Unsuccessful Tu-141 attack on a Russian base of nuclear bombers

MOSCOW ($1=68.37 Russian Rubles) — The Russian Defense Ministry says that on the morning of December 26th, air defenses at the Engels air base shot down a Ukrainian drone. According to the press release, the target was the base itself and the Russian nuclear bombers that had landed there. BulgarianMilitary.com recalls that the Engels base is home to Russian T-95 and Tu-160 bombers, which can carry nuclear weapons.

Russia 'parks' 12 Tu-95 and Tu-160 bombers at Engels-2 air base
Photo credit: Twitter

According to sources, three Russian servicemen have died as a result of falling debris from the Ukrainian drone. The governor of the Saratov region, Roman Busargin, confirmed the death of the three Russian soldiers.

Ukraine denies the attack. Kyiv has never openly claimed responsibility for attacks in Russia but calls them “karma” for Russia’s invasion. Some social media accounts claim that there is a destroyed bomber, but these claims remain unproven.

According to some analysts, the drone that was shot down near the Russian Engels air base was a Tu-141 model – the same one that carried out the first attack on December 5 at the same base.

About Tu-141

48-year-old Tupolev UAV evades Russian and NATO air defenses Tupolev Tu-143
Tu-143, Photo credit: Wikimag

Tu-141 is a reconnaissance drone. Its first flight was in 1974 and it entered service in 1979. The reconnaissance drone is equipped with cameras for video surveillance and photography. There is no exact information on what exactly this equipment was, but it is assumed that in the 1970s it was most likely equipped with old filmstrips or some other type of infrared camera.

The drone was designed to penetrate deep into the enemy’s airspace, carry out its reconnaissance activity and return to land on a specially selected runway after deploying its parachute, which would drastically reduce the speed of wintering. The range, according to some military experts, of this drone was just under 1,000 km or 620 miles.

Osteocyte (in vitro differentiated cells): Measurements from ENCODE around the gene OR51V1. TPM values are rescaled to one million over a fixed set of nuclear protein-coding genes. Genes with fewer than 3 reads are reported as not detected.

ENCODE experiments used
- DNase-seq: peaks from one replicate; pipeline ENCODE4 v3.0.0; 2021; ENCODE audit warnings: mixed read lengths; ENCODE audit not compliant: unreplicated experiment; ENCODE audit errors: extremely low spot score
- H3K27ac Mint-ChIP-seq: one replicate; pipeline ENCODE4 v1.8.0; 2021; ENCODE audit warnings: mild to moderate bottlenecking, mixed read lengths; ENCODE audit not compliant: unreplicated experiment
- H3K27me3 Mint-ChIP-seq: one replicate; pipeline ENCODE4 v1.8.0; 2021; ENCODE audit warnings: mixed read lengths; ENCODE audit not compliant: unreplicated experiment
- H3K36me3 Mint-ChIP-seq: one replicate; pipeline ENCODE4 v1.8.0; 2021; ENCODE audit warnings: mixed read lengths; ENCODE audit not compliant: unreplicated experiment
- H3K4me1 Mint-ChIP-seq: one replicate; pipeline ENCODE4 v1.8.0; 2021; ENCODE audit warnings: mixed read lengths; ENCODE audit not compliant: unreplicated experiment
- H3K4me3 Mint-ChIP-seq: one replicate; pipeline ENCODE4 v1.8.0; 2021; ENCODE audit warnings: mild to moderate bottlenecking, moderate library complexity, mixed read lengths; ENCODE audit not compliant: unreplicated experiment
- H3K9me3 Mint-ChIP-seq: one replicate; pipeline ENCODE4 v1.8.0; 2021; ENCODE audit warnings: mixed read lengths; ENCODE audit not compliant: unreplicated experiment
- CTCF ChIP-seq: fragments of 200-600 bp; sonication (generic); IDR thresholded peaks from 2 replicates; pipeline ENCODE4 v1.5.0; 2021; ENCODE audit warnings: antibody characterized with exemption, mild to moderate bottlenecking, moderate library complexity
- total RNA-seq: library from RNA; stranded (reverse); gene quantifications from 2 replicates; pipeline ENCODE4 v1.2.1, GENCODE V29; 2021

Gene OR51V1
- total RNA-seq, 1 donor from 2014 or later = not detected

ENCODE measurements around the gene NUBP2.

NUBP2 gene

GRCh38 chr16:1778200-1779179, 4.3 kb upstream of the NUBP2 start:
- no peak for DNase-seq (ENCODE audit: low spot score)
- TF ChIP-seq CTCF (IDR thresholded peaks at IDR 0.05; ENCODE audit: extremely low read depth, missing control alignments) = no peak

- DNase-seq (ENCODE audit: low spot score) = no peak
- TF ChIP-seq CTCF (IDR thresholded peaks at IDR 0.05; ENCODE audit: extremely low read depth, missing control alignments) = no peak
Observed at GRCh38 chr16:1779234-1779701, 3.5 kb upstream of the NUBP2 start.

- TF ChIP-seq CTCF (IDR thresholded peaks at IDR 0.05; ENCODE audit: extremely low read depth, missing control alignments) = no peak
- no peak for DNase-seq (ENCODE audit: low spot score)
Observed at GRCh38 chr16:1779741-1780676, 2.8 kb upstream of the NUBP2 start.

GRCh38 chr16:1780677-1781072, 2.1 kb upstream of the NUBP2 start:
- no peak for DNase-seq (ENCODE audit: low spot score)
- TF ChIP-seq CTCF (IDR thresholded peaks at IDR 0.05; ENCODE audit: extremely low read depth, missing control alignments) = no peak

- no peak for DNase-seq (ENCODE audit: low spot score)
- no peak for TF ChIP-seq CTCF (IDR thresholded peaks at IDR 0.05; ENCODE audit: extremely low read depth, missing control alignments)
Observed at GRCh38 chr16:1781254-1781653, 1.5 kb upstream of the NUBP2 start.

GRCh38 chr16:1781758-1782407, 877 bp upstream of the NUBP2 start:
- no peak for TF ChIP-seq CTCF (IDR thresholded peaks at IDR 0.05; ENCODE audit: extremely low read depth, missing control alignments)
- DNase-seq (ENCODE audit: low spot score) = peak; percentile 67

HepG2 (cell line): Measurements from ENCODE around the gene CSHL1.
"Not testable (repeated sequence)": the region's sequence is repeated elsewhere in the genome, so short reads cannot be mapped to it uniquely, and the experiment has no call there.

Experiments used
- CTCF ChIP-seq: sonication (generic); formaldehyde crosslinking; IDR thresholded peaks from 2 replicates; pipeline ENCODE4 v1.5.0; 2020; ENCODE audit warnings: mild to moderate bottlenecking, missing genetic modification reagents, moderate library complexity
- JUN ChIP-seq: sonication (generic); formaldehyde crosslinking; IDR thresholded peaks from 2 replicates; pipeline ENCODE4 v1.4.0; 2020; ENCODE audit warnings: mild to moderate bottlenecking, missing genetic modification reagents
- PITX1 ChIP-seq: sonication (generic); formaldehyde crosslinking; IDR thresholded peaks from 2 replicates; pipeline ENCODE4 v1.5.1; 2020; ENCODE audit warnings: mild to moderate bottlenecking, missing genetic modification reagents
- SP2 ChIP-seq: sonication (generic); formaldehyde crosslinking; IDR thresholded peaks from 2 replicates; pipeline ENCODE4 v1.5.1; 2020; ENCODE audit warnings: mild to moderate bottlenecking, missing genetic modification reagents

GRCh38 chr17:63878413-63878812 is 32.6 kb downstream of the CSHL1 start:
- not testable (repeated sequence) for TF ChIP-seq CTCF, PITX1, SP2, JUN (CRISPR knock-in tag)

2022 Russian invasion of Ukraine

On 21 February 2022, the Russian government claimed that Ukrainian shelling had destroyed an FSB border facility on the Russia Ukraine border, and claimed that it had killed 5 Ukrainian soldiers who tried to cross into Russian territory. Ukraine denied being involved in both incidents and called them a false flag.

On the same day, the Russian government formally recognized the self-proclaimed DPR and LPR as independent states, according to Putin not only in their de-facto controlled areas, but the Ukrainian regions as a whole, and Putin ordered Russian troops, including tanks, to enter the regions.

48-year-old Tupolev UAV evades Russian and NATO air defenses Tupolev Tu-141
Tu-141, Photo credit: mil.in.ua

On 24 February 2022, Russian President Vladimir Putin ordered an invasion of Ukraine by Russian Armed Forces previously concentrated along the border. The invasion followed by targeted airstrikes of military buildings in the country, as well as tanks entering via the Belarus border.

Russia has so far not recognized the invasion of Ukraine as a “war”, although that is exactly what it is, claiming that it is a “special military operation”. According to the UN, in which Russia has its permanent representation, for military action to be defined as a “special military operation”, it must have a resolution issued by the UN. There is no such resolution, which automatically defines the military actions of the Russians as an invasion and war against the citizens of Ukraine.

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